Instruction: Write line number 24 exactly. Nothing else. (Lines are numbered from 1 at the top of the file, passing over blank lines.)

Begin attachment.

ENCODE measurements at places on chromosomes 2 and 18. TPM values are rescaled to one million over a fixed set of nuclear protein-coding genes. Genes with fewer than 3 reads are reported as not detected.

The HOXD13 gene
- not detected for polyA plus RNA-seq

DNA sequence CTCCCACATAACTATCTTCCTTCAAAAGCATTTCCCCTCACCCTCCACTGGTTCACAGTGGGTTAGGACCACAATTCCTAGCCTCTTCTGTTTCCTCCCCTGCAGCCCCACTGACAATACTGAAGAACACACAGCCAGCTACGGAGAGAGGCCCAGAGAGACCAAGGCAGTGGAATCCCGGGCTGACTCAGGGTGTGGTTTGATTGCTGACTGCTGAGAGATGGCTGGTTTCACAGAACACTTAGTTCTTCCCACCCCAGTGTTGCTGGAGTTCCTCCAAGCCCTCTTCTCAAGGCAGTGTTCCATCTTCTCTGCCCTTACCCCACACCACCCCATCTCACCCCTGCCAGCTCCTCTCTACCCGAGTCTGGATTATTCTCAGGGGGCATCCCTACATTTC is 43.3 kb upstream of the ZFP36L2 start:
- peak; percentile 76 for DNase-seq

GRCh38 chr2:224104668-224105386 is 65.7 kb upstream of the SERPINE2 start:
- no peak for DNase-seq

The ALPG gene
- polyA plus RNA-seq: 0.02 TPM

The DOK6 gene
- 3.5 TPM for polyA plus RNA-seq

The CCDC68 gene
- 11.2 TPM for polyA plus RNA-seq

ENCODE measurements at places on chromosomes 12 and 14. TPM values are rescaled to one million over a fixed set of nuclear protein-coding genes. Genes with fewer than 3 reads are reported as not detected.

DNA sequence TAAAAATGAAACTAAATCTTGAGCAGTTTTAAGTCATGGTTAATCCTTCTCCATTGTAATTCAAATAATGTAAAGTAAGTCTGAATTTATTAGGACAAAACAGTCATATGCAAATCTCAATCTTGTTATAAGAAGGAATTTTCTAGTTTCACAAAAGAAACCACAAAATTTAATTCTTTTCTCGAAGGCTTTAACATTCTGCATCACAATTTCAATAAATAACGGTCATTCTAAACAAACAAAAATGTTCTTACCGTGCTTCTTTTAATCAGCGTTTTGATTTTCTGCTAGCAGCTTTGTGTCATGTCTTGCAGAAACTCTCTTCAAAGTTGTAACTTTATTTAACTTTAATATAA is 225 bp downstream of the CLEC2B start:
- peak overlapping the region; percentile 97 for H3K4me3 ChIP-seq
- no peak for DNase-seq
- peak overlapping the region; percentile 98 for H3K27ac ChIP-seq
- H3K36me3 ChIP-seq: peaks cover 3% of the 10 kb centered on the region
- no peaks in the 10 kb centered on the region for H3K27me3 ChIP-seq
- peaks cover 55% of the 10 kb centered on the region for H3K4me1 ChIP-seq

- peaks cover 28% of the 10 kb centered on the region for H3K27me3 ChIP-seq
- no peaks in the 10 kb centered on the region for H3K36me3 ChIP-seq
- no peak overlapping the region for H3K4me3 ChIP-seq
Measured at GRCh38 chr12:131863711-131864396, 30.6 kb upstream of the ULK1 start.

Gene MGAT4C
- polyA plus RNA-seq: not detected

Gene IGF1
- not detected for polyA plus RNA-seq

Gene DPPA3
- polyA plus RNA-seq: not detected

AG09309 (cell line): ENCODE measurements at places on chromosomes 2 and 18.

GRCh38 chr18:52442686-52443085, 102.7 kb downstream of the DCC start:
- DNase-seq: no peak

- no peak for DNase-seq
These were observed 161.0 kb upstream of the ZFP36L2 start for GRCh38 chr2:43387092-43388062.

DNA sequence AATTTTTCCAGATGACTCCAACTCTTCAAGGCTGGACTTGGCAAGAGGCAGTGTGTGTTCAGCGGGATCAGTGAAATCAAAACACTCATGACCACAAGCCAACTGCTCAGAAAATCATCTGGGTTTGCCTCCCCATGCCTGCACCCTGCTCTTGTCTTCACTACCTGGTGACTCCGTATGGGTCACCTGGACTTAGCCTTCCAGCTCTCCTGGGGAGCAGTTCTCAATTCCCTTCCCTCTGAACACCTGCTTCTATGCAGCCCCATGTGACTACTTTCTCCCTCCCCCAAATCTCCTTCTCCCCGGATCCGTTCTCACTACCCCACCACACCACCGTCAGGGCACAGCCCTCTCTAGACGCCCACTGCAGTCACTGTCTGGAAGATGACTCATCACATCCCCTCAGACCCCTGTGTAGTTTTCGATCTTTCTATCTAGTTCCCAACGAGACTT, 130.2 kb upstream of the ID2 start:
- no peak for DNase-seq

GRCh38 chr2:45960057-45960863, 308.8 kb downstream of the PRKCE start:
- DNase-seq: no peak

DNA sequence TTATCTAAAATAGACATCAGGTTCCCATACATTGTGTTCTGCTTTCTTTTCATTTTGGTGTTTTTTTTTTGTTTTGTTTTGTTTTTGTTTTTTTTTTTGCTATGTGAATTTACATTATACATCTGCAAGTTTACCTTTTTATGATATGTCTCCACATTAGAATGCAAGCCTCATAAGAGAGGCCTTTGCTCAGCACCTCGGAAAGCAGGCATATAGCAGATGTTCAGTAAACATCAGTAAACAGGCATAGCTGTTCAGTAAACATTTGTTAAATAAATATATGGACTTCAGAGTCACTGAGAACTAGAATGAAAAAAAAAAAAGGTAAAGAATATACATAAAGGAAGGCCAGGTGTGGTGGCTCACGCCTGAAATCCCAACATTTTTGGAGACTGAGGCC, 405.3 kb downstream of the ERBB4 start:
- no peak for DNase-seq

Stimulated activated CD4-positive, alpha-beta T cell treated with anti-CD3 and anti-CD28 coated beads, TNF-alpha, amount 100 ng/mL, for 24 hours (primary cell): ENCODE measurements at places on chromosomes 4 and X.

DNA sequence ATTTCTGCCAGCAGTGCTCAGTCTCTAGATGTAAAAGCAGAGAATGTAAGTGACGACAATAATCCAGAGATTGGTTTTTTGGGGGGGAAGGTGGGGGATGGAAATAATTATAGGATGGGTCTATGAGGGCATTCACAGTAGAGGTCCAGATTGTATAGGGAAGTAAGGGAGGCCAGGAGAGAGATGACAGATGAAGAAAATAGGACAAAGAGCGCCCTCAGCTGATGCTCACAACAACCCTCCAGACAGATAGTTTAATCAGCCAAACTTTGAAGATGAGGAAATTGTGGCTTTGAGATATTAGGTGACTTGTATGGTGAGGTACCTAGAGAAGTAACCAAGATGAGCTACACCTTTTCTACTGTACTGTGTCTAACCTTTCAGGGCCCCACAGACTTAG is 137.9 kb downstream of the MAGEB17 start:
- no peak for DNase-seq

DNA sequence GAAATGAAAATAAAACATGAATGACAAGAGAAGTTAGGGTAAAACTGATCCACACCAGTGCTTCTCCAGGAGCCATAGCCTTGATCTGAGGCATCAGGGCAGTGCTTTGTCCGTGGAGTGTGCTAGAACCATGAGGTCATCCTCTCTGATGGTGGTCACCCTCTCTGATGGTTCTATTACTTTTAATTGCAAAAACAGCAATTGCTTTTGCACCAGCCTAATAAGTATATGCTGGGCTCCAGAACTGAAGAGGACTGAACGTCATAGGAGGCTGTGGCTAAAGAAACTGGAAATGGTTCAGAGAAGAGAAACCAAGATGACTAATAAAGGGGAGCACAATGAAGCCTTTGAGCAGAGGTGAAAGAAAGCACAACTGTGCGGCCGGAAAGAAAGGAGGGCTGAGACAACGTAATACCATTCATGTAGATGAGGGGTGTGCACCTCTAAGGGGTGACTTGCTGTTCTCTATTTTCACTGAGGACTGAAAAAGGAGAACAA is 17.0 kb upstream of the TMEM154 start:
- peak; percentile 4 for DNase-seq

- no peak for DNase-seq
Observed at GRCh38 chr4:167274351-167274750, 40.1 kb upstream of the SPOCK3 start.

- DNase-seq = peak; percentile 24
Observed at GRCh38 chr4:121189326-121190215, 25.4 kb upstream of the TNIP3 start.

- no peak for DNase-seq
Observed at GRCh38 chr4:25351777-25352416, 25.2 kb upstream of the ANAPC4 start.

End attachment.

- no peak overlapping the region for H3K4me3 ChIP-seq